Jesus said “Forgive, and you will be forgiven” (Luke 6:37 NIV).
Do you have someone in your life right now or in the past who has hurt you? Are you holding on to your pain because you don’t know what to do with it?
The word “forgive” means to cease to feel resentment against an offender. It means to pardon or to grant relief from a debt. Notice that the act of forgiving is a choice that we have to stop holding a strong negative emotion toward another person. It is a powerful act to grant ourselves a relief from the pain of betrayal or the wrongs done. Additionally, forgiveness also grants others a relief from our resentment and retaliation.
When Jesus spoke these words it was at the same time that he talked to the people about blessings and woes, loving enemies, judging others, and the tree that bore no fruit. The people had come to hear him and to be healed of their diseases. They felt something from Jesus. They brought their troubles, they came with their impure hearts. They just wanted to touch Him because they felt His power and knew He would help them.
This part of Luke 6 where Jesus talks about forgiving was right before His words about judging and right after Jesus talks about giving and the measure that will come back to a person. Here’s how it goes in Luke 6:37-38.
“Do not judge, and you will not be judged. Do not condemn, and you will not be condemned. Forgive, and you will be forgiven. Give, and it will be given to you. A good measure, pressed down, shaken together and running over, will be poured into your lap. For with the measure you use, it will be measured to you.” Judging. Condemning. Forgiving. Giving.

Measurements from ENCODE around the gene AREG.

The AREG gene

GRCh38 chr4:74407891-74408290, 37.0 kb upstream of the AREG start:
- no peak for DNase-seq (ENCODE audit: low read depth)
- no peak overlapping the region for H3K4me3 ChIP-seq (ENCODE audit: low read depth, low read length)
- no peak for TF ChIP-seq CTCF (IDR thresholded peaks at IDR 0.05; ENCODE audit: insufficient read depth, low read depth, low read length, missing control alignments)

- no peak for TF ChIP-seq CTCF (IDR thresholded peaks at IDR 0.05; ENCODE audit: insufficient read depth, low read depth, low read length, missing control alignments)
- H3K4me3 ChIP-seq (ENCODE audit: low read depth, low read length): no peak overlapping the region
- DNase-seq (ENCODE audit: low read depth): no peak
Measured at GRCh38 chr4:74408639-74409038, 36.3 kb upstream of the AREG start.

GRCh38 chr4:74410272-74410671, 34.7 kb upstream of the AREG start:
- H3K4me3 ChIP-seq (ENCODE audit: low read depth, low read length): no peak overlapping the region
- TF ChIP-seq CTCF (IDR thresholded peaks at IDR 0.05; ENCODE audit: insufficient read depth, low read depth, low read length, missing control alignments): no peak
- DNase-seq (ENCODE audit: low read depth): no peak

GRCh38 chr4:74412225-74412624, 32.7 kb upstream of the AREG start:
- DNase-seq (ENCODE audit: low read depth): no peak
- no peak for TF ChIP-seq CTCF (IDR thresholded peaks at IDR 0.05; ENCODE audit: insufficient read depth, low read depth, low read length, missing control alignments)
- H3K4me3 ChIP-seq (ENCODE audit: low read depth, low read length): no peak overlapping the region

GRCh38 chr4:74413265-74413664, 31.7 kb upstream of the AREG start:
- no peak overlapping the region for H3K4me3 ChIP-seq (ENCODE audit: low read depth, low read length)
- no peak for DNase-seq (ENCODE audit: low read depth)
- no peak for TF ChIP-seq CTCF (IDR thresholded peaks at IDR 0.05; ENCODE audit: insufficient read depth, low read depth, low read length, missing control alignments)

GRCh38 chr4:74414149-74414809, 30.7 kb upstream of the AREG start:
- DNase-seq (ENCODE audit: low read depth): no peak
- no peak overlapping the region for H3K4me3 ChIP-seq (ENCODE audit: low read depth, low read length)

He’s not only telling us not to judging or condemn, but also to forgive when someone has judged or condemned us. He is telling us to give, and something good will come back to us in the same measure that we gave. Jesus’ words are good advice, and a promise of a blessing.
Research has shown that when you are angry all the time hormones are released that keep you in a fight-or-flight mode. That affects your blood pressure and your heart rate, and we loose sleep and show signs of fatigue. Over time, the anger eats away at our hearts, our minds, our souls, and our general health.
When you forgive and let go of anger, our body returns to calm. Research has shown that when we are hurt, sad, angry, or disappointed we feel we are not in control, and getting revenge or staying hurt makes us believe are have more control; however, we only continue to hurt ourselves. When we forgive, we regain that control and we move back into a relaxed, peaceful state. Yes, research has shown that higher levels of the ability to forgive lead to higher levels of mental health and happiness.
So who do you need to forgive today? Yourself? A spouse? A friend? Someone in your family? Someone at church? Or maybe someone in your past?
The neat thing about forgiveness is that the person who hurt you doesn’t need to acknowledge that they hurt you. You have the power and control to let it go, to let God have your pain. Remember, forgiveness is not only the act of releasing a strong negative emotion toward another person, it is also relieving others from our resentment and retaliation.
So today, is there someone you need to forgive?
Do yourself, your family, and your health a big favor. Forgive! The only person who hurts the most when we don’t is ourselves.
Jesus is inviting us right now to bring our hurts to Him. He’s also inviting us to come close to touch Him so we can be healed.
I have been hurt.
In fact, I hurt so much I don’t know how to go on.
I want to retaliate.
But you have said to forgive.
I bring my hurt and pain to you.
I give you my desire for vengeance.
Please forgive me.
Please forgive the people who have hurt me.
Thank you for your love and your forgiveness.